From what I understand, Charles Hartshorne broke the first ground on synthesizing Alfred North Whitehead’s process philosophy into some kind of digestible theology.
The following selection comes from his book Omnipotence and Other Theological Mistakes (1984).
In Plato’s Republic one finds the proposition: God, being perfect, cannot change (not for the better, since “perfect” means that there can be no better; not for the worse, since ability to change for the worse, to decay, degenerate, or become corrupt, is a weakness, an imperfection). The argument may seem cogent, but it is so only if two assumptions are valid: that it is possible to conceive of a meaning for “perfect” that excludes change in any and every respect and that we must conceive God as perfect in just this sense.Charles Hartshorne
I’ve been more or less obsessed with process philosophy/theology lately. I’ll explain why in a later post.
I had the top comment on a Gary Vaynerchuk LinkedIn post last week. Sparked some good discussion. Thought I’d share here.
“Today, college is about an ‘experience,’ not an education. It wasn’t always this way, but we’re here now. This means the problem is much deeper than finding other ways to educate yourself and become ’employable.’ It’s about addressing people’s deep-set need to enjoy their life and not miss out on ‘milestone’ experiences (like college). We literally go into lifetimes of debt in order to not feel bad about ourselves — to not feel we missed out on an experience that, frankly, many college graduates would give up if they could go back in time.”
To put this more simply, I think college is a consumer good for most kids. Not 100% a consumer good, but more than 50%.
Lots of kids go mostly because they want the experience, and not to become employable or learn real things (beyond “life lessons”).
A test for this theory might be to compare time spent studying with grade trends at major universities. Especially easy-to-get-into state institutions.
This isn’t (necessarily) about the cost of college, the quality of college education, or whether college is a worthwhile investment. I’m simply saying that many kids go just to have an experience. Whether it’s worth the cost is something everyone should decide for themselves. But making a good decision in this regard requires us to be honest with ourselves about our (and our kids’) motives and about what actually goes on at college.
I love my college experience. It shaped me socially, professionally and spiritually in ways well worth the cost, in my opinion. But is that necessarily true for everyone who goes? For even the majority of students?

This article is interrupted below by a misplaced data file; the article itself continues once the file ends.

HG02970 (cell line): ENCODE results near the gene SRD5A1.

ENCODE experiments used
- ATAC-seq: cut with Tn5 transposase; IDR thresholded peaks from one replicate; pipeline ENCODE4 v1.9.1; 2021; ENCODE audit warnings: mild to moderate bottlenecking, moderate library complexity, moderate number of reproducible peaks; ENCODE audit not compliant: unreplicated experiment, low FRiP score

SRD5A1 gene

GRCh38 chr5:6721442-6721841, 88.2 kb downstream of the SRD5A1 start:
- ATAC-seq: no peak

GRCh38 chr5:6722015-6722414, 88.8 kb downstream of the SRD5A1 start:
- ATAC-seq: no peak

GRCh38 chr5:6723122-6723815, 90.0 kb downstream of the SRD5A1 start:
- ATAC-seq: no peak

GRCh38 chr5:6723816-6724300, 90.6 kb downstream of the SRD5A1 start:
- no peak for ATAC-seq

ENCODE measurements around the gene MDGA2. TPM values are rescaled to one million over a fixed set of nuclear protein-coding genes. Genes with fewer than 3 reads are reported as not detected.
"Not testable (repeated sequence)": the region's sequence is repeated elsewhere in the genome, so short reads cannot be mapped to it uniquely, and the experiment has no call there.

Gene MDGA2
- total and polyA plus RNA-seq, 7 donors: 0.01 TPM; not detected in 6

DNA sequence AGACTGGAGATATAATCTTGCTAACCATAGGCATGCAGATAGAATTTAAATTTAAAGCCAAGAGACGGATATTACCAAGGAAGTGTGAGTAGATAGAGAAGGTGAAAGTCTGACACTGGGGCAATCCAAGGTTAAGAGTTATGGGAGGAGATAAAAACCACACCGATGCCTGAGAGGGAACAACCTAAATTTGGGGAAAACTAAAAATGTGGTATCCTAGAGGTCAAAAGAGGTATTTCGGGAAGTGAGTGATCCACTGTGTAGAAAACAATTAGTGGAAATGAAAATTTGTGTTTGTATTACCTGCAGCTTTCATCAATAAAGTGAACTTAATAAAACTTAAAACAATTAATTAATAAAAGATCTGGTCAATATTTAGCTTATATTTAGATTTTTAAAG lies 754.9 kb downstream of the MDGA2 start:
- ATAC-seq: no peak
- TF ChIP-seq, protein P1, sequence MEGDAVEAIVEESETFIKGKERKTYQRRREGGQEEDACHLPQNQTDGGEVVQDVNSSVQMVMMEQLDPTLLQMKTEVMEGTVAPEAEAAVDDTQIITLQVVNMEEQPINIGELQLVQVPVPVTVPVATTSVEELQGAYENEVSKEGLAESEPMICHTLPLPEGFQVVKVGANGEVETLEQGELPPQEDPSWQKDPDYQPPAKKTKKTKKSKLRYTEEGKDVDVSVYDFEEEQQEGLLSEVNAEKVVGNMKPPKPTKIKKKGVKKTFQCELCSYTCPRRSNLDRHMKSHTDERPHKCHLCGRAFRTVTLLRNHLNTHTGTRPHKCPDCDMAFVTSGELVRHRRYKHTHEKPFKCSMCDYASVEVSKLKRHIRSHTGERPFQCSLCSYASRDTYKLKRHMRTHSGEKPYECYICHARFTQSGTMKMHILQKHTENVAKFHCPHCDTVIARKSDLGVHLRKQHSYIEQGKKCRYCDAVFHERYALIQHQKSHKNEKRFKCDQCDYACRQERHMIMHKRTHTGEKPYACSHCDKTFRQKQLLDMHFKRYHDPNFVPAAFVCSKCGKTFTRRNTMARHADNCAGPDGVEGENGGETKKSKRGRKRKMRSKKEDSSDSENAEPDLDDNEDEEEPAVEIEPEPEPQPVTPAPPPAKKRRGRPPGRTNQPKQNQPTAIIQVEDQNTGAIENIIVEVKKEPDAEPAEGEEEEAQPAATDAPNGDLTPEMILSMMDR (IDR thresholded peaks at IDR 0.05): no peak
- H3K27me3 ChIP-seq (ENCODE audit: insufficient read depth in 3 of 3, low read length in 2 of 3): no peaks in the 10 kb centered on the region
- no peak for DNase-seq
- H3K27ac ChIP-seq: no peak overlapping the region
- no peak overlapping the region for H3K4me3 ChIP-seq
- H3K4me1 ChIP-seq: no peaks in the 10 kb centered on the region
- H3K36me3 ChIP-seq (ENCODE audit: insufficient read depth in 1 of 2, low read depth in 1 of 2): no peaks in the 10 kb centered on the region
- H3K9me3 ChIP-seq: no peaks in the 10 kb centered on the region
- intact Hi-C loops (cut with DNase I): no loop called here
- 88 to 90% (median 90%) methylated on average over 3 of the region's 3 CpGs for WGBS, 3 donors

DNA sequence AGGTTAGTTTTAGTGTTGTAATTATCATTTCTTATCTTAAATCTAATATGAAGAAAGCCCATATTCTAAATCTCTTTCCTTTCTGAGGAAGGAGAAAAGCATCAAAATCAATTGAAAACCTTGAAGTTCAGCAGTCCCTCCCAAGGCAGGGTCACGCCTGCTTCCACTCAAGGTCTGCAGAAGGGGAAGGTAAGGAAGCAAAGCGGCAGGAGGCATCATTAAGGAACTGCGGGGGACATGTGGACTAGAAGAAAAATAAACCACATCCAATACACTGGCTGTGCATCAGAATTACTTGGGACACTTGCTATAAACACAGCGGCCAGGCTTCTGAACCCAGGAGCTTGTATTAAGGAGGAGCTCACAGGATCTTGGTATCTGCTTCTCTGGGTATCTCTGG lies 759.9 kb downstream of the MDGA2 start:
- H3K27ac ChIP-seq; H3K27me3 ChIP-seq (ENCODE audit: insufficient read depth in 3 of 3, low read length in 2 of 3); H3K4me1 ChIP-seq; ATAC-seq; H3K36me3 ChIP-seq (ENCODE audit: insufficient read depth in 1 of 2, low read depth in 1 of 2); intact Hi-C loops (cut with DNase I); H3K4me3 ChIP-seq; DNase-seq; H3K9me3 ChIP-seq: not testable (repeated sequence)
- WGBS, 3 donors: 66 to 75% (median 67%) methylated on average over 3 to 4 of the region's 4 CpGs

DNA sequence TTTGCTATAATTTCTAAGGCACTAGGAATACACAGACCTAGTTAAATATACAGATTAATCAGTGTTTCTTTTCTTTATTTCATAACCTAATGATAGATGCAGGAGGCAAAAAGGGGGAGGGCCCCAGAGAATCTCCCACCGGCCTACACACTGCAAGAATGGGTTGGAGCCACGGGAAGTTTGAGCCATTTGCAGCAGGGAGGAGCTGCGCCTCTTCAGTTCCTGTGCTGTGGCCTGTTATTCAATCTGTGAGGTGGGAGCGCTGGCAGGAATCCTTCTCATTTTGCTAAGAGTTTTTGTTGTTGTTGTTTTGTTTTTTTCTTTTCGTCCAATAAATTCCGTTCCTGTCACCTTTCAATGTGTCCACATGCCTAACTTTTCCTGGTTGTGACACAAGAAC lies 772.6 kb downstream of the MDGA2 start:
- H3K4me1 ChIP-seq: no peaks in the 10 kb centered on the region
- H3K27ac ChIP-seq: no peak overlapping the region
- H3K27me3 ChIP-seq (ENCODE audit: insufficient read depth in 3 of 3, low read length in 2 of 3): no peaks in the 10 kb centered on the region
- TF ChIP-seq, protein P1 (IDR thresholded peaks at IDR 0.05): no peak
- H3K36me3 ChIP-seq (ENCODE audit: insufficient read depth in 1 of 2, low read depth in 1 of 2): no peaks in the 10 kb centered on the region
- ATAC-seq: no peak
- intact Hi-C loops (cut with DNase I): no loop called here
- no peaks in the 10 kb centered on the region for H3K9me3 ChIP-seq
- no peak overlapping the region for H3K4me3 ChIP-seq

Those are fair and important questions to ask.
I transcribed the below from this video. I like this. It’s a different way of thinking about religion and God—one I find more compatible with my common observations of things.
“I never take any religion as a closed system of propositions, every one of which is true, or true in the same way. I think of all religions as cultural artifacts that express truths, or fail to express them, in ways determined as much by cultural history as by anything else.
It’s not the case, by the way, that after you move away from the basic affirmation that God is the basic absolute that you immediately run into irreconcilable differences. There are all sorts of realms of experience — devotional experience, mystical experience — and other affirmations about moral life where you find commonality of experience and concept.
But we’re talking about the human experience of the infinite source of all that is. There’s no way that could be reducible to a single set of internally consistent propositions that exclude all other approaches. These approaches are going to be mythological, spiritual, philosophical, ethical. They’re going to contradict each other in some details and affirm one another in others. Among the traditions that are serious traditions — not the kind of religion you might make up in order to sell a product — they can all converge upon the same truths, with all the fallibility that every human approach to truth exhibits. In the same way that different schools in the sciences are going to diverge from one another.
Ideally, at some point, there is a theoretical breakthrough that will reconcile the differences, or show that one theoretical path was sterile. In a sense, that’s true also of religious experience, but it’s not going to be in the realm of empirical investigations.
But yes, many religions can be true, in the sense that they are speaking of the truth in the best way the cultural traditions to which they belong allows them to do so, while at the same time differing from one another on specific affirmations which may be right or wrong.”